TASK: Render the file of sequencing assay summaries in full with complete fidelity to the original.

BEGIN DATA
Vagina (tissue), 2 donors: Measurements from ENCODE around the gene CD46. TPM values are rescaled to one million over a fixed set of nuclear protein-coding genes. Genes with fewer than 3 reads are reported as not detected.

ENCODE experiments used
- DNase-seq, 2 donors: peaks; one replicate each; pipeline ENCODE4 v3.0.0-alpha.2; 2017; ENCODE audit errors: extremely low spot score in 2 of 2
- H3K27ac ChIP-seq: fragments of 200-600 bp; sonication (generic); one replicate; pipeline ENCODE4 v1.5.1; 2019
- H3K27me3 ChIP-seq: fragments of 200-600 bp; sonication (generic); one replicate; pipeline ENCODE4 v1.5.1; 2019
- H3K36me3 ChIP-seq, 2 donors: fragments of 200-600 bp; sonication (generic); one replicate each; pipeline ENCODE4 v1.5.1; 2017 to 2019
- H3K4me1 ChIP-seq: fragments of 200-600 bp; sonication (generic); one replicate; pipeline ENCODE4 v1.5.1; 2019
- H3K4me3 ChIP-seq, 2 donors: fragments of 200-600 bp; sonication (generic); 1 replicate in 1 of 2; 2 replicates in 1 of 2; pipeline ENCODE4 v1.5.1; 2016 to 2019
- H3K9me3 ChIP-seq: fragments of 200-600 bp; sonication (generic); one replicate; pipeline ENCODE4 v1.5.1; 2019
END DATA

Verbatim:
Vagina (tissue), 2 donors: Measurements from ENCODE around the gene CD46. TPM values are rescaled to one million over a fixed set of nuclear protein-coding genes. Genes with fewer than 3 reads are reported as not detected.

ENCODE experiments used
- DNase-seq, 2 donors: peaks; one replicate each; pipeline ENCODE4 v3.0.0-alpha.2; 2017; ENCODE audit errors: extremely low spot score in 2 of 2
- H3K27ac ChIP-seq: fragments of 200-600 bp; sonication (generic); one replicate; pipeline ENCODE4 v1.5.1; 2019
- H3K27me3 ChIP-seq: fragments of 200-600 bp; sonication (generic); one replicate; pipeline ENCODE4 v1.5.1; 2019
- H3K36me3 ChIP-seq, 2 donors: fragments of 200-600 bp; sonication (generic); one replicate each; pipeline ENCODE4 v1.5.1; 2017 to 2019
- H3K4me1 ChIP-seq: fragments of 200-600 bp; sonication (generic); one replicate; pipeline ENCODE4 v1.5.1; 2019
- H3K4me3 ChIP-seq, 2 donors: fragments of 200-600 bp; sonication (generic); 1 replicate in 1 of 2; 2 replicates in 1 of 2; pipeline ENCODE4 v1.5.1; 2016 to 2019
- H3K9me3 ChIP-seq: fragments of 200-600 bp; sonication (generic); one replicate; pipeline ENCODE4 v1.5.1; 2019